On episode 55 we are joined by Katie Snyder, a supervisor in Rea’s Wooster office as well as one of the firm’s hyper-engaged and socially proficient millennials. Katie brings a unique perspective to the task of understanding social media’s impact on consumer behavior and on this episode of unsuitable on Rea Radio, she takes listeners inside the millennial mindset.
“One of the bread and butters of social media are hashtags.”
There are many avenues customers and companies can take to communicate with each other directly, but to do so efficiently, you have to get comfortable using the hashtag (#). Not sure what a hashtag is or how to use it? Here’s a very brief crash course. A hashtag:
- Is used by typing this sign à # ß in front of a word or phrase included in your online post.
- Makes a particular post publically discoverable.
- Can be used by businesses (to promote products and services) as well as customers (to find products and services).
- Is kind of like utilizing the Dewey Decimal System (back in the day). Hashtags are kind of like the call numbers you are used to using.
- Helps you filter through the noise that pollutes social media and helps you find what it is you are looking for quickly.
- Provides the user (you) with a customized experience.
Social media has changed the way many millennials consume products and services. On the spectrum from material things to experiences, social media is driving millennials towards consuming experiences. And if your customer finds your products and services to be valuable, they are more likely to share information and insight about their own experiences on social media. On the flip side, if your product or service fails to deliver, social media is a popular place to share those negative experiences as well.
“You’re essentially branding yourself, and if you brand yourself publicly you can easily become a target.”
Professionals must carefully consider how they are represented on social media. There is no such thing as a private profile. If your profile on Facebook or Twitter is public, you should be prepared for employers, clients and other important audiences to type your name in the search bar to see what will come up. Katie, for example, says she always reviews how applicants are branding themselves in public.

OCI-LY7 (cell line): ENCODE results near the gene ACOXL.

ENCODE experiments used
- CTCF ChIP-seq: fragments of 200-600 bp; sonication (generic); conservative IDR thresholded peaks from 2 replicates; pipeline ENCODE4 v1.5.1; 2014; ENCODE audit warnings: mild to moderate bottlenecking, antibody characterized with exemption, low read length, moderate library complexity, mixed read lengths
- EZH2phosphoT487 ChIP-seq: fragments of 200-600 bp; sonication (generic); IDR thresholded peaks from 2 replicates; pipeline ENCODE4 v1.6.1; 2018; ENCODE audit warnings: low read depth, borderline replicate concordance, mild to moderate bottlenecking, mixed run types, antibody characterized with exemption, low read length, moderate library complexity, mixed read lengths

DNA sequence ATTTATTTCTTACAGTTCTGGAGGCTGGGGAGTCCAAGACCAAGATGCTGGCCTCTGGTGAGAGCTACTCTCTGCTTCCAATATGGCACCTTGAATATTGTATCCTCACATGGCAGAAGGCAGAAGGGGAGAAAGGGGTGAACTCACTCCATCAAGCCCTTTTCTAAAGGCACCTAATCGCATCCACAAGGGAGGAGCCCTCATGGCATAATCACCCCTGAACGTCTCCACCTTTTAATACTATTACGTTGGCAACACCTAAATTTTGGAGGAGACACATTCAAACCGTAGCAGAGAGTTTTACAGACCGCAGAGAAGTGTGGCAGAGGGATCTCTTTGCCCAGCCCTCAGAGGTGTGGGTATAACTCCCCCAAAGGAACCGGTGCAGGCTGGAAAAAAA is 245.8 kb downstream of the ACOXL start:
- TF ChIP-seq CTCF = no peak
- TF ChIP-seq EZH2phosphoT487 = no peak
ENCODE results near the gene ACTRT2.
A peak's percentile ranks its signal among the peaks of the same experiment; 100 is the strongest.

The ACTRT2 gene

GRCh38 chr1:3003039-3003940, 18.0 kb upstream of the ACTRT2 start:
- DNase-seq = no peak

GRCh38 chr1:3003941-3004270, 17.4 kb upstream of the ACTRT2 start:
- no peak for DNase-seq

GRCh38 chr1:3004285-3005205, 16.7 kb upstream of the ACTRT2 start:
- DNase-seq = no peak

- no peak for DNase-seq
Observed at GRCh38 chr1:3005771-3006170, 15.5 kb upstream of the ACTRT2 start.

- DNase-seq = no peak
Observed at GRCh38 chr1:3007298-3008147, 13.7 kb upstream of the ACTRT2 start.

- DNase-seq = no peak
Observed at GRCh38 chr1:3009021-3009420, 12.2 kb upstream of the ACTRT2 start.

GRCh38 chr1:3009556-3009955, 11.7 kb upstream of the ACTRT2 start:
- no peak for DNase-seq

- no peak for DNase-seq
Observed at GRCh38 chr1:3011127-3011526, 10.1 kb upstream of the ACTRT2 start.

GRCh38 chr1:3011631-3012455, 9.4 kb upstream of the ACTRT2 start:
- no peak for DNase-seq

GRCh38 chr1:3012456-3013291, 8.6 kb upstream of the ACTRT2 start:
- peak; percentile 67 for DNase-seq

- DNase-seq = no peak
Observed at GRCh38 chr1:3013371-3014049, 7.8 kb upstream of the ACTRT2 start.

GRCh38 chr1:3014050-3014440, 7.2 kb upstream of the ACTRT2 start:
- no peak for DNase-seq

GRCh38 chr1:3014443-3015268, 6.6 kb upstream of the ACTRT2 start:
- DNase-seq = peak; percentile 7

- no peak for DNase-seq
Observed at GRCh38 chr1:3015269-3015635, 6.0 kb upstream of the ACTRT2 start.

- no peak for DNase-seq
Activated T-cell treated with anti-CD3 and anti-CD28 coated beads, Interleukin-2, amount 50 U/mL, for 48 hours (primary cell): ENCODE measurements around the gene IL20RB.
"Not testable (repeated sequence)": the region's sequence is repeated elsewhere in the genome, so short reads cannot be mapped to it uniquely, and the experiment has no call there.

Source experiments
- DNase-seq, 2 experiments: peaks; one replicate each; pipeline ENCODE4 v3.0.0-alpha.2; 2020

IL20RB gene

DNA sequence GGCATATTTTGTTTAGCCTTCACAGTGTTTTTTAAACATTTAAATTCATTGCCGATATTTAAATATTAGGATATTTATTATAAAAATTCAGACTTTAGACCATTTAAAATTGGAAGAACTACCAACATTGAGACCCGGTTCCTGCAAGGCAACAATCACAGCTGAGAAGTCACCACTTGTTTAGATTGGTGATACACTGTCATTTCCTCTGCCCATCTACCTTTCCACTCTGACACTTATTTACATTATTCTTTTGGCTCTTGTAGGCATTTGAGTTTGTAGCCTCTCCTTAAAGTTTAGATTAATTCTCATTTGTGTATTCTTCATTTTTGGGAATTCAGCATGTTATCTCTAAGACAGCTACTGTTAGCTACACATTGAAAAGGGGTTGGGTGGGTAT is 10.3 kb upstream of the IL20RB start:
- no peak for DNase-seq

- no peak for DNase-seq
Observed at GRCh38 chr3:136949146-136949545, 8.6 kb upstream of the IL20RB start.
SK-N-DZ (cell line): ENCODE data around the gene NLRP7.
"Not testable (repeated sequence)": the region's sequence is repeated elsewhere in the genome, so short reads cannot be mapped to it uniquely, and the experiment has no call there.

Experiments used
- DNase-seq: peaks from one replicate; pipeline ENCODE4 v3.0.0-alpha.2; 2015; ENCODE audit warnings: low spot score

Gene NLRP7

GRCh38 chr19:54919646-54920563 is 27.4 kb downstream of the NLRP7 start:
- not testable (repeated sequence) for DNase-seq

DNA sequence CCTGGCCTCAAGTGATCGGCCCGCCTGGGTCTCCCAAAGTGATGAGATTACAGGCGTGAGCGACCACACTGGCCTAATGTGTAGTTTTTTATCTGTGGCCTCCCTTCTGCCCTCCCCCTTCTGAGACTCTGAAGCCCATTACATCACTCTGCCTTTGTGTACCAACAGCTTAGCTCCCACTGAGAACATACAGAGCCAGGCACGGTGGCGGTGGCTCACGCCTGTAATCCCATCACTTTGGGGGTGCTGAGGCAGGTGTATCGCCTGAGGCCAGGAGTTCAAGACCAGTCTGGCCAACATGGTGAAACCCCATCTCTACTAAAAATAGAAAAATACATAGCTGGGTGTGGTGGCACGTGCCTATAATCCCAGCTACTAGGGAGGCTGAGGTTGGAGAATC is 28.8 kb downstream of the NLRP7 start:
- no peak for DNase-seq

But don’t be frightened. Once you have established a great personal brand, you can use social media to continue your education in the field. For example, there are a ton of niche blogs to help you gain additional insight and stay up to date in your particular industry. Then, as you continue to consume online content and share it on your social media channels, others will begin to take notice – which is incredibly valuable as you continue to look for ways to become a respected thought leader.
“The next thing that’s happening is events are going to be created for the purpose of social media – to drive social media, tweets, hashtags.”
Savvy companies are already using social media to create excitement around their virtual events. Netflix, for example, has deployed a targeted social media advertising campaign to get people excited about the new Gilmore Girls sequel series. By tapping into the active and passionate fan base, the media company is able to capitalize on nostalgia to generate excitement around a new Gilmore Girls series. The new version of the original show, which has been off the air for years, will likely enjoy high ratings, active engagement and social media success.
Ultimately, we are pretty sure that it’s safe to safe to say that social media is not just another passing fad. Therefore, baby boomers living in the professional sphere should begin educating themselves in social media literacy or risk getting left behind. Katie has two tips for how baby boomers can improve their social media awareness.
- Experiment. The more you use it, the more you’ll learn.
- Ask a millennial for help.
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Click here to read the official transcript for episode 55: “Tweets & Posts and a Side of Hashtags: The Trifecta of Social Media Effectiveness.”